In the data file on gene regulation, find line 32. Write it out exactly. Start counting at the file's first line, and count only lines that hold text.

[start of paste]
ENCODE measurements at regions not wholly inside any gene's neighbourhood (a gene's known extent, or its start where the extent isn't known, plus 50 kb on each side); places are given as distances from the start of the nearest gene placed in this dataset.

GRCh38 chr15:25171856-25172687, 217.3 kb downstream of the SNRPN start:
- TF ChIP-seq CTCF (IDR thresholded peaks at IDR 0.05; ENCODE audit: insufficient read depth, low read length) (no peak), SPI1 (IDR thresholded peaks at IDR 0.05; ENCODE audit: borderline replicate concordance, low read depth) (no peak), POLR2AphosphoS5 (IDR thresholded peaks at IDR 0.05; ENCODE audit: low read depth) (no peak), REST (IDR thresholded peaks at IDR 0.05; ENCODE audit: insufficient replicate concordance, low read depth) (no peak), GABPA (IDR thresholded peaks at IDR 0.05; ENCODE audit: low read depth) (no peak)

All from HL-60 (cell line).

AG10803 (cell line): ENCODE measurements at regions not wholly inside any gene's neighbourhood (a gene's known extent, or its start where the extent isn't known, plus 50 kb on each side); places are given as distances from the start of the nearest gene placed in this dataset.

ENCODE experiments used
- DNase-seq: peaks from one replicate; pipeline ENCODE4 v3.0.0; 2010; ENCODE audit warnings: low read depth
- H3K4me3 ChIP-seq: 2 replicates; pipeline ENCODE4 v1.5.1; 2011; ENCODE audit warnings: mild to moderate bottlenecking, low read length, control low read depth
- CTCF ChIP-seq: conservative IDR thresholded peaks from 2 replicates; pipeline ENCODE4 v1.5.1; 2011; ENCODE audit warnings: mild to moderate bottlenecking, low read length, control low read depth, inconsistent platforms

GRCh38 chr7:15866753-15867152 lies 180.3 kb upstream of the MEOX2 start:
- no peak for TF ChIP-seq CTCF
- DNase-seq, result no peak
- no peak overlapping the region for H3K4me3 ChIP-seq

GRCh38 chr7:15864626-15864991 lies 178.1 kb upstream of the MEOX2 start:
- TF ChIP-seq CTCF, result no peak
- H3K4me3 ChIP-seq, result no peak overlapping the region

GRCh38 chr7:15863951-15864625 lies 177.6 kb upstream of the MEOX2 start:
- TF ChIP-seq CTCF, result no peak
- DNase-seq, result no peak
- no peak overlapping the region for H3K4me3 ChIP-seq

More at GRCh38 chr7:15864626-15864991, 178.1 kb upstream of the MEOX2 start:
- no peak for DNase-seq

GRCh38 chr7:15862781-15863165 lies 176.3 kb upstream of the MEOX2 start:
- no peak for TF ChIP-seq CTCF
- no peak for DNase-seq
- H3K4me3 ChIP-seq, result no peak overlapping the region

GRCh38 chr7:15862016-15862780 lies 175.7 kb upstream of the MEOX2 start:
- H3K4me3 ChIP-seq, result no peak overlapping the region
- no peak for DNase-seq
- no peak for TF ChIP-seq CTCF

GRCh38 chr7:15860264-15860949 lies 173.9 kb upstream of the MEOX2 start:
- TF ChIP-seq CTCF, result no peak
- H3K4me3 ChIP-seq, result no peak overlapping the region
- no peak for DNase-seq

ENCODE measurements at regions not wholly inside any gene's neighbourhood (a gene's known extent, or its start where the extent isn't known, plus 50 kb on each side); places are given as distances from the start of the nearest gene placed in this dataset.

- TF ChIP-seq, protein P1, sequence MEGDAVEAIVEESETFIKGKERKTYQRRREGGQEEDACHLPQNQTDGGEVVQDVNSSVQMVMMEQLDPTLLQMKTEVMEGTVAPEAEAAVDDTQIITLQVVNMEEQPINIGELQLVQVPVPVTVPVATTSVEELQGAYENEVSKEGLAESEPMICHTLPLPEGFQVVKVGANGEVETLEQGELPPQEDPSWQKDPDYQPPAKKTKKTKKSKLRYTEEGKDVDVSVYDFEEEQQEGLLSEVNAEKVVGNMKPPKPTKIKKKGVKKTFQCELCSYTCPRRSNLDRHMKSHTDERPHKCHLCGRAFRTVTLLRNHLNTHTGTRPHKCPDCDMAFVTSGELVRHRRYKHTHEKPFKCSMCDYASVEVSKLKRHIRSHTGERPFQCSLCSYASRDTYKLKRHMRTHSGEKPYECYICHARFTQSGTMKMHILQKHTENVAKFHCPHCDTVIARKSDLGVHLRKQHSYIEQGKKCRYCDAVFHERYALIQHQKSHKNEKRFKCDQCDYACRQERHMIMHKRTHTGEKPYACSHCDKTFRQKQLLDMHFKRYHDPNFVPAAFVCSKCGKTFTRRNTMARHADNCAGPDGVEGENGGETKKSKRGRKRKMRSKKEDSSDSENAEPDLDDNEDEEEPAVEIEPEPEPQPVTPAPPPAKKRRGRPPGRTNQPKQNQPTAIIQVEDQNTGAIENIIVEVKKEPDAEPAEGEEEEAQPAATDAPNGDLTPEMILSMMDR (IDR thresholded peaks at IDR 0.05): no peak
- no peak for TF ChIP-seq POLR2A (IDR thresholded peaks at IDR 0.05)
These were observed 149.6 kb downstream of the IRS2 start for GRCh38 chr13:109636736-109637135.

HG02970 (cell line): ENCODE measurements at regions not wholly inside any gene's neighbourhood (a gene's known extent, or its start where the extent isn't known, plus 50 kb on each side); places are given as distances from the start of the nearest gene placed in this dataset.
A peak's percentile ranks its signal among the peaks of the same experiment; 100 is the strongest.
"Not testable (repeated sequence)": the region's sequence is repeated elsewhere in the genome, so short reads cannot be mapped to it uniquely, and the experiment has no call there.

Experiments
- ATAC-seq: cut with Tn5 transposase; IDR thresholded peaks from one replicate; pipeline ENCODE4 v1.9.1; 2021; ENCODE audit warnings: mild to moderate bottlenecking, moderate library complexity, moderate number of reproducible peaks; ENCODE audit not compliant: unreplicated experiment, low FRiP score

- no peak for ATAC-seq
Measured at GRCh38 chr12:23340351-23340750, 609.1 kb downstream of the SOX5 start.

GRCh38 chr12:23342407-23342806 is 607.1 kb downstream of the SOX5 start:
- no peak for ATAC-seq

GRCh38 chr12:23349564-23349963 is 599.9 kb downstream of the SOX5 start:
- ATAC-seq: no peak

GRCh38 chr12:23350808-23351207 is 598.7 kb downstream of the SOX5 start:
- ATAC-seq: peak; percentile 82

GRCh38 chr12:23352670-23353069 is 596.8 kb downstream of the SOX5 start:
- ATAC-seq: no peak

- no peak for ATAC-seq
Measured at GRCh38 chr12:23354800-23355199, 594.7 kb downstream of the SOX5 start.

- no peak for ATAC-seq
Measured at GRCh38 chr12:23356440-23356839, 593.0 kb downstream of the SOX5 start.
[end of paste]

- TF ChIP-seq CTCF, result no peak